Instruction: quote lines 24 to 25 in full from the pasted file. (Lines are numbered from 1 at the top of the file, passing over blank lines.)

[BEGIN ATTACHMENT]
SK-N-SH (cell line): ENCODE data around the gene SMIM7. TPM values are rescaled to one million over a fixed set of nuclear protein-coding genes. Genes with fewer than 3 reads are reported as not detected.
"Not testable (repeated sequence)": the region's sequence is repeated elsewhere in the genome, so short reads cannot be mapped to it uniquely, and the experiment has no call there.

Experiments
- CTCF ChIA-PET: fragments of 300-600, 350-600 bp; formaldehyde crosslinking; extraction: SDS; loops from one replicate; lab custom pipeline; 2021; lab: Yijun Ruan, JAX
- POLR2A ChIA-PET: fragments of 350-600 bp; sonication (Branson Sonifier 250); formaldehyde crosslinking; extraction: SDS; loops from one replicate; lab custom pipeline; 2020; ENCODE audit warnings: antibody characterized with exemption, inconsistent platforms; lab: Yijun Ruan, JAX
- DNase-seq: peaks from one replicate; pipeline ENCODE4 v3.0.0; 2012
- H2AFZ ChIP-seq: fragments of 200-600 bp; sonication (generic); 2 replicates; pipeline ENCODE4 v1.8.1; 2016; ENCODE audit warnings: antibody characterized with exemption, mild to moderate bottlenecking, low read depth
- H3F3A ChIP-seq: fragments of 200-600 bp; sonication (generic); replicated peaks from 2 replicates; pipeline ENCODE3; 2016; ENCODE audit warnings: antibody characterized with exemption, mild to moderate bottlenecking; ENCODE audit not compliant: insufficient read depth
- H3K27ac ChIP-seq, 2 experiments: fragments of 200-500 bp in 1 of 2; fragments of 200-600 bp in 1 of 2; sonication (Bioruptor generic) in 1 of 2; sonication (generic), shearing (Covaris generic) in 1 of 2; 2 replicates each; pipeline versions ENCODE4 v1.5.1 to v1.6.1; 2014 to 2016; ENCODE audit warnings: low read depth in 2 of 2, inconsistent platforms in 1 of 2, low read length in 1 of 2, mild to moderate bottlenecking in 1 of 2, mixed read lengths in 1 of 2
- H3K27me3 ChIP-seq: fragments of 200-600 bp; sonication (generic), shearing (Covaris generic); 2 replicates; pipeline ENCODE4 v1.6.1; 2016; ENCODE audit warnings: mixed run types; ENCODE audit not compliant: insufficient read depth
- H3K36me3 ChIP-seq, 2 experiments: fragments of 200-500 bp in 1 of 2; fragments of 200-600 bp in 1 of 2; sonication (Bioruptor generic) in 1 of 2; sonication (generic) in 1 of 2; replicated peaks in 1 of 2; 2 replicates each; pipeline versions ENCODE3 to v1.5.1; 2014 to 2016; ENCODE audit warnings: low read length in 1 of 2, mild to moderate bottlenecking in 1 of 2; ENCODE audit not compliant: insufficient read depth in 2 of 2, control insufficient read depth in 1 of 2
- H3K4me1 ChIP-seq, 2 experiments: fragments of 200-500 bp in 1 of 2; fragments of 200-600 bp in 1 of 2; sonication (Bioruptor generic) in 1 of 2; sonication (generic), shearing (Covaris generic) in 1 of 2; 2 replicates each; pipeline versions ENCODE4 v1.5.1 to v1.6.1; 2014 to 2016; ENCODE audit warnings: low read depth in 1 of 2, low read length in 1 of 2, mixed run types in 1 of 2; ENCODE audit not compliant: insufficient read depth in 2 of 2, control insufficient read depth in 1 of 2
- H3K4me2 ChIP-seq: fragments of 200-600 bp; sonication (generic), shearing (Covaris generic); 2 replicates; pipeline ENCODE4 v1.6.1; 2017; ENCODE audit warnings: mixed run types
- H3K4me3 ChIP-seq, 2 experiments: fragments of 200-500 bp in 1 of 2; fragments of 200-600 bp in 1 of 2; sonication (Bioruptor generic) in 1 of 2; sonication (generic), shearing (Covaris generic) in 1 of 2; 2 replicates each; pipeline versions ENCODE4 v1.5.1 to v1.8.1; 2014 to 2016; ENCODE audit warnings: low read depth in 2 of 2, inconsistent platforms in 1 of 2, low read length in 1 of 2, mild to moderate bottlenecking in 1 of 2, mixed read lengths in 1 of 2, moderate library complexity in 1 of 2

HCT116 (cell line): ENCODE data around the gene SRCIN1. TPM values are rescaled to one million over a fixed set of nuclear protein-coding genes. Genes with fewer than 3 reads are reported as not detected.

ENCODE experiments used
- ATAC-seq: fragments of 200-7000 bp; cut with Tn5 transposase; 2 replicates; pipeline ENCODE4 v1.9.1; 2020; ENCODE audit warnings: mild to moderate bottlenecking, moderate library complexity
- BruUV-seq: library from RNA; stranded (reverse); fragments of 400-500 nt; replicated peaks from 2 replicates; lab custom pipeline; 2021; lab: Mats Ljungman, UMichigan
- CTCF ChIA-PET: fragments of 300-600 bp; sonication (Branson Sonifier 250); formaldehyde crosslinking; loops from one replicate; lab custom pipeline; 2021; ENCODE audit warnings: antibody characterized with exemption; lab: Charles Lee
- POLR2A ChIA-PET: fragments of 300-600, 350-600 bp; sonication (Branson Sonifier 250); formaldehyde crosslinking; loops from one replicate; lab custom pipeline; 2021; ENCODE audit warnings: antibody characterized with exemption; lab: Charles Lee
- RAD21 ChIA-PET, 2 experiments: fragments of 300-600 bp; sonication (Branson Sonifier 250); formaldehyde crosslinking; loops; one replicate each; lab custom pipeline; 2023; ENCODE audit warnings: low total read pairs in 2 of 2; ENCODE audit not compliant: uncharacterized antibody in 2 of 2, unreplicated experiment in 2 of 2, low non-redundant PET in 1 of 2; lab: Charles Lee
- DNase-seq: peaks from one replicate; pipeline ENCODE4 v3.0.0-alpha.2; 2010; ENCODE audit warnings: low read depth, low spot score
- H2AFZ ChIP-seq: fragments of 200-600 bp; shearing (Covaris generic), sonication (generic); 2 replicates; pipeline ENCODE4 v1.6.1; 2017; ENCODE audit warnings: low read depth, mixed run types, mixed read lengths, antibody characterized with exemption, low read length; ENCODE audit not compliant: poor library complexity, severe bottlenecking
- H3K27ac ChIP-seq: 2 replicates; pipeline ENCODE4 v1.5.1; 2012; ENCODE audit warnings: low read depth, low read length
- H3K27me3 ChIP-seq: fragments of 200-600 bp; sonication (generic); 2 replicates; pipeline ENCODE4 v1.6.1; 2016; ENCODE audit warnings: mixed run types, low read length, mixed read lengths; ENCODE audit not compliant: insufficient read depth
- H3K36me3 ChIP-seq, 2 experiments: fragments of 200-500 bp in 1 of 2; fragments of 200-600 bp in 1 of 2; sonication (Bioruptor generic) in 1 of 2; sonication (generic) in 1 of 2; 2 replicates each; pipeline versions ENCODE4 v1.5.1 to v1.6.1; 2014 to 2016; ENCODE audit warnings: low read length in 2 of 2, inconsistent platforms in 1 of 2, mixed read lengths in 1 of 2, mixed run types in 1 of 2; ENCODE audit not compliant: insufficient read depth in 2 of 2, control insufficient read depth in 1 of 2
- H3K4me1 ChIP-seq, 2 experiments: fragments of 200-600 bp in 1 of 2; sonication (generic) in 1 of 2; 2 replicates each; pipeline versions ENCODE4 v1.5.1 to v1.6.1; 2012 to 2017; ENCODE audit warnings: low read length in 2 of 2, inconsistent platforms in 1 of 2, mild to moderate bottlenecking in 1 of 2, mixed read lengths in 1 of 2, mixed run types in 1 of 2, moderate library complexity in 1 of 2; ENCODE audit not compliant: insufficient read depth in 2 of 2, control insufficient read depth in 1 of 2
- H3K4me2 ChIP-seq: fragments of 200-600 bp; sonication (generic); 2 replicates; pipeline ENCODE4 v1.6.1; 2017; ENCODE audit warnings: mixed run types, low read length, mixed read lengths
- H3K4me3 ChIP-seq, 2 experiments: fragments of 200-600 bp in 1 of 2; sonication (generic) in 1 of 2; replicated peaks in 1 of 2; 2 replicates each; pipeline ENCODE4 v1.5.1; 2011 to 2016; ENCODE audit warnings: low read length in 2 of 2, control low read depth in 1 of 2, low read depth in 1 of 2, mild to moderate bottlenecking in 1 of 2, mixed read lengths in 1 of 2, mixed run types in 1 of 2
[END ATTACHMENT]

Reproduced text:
- H3K27ac ChIP-seq: 2 replicates; pipeline ENCODE4 v1.5.1; 2012; ENCODE audit warnings: low read depth, low read length
- H3K27me3 ChIP-seq: fragments of 200-600 bp; sonication (generic); 2 replicates; pipeline ENCODE4 v1.6.1; 2016; ENCODE audit warnings: mixed run types, low read length, mixed read lengths; ENCODE audit not compliant: insufficient read depth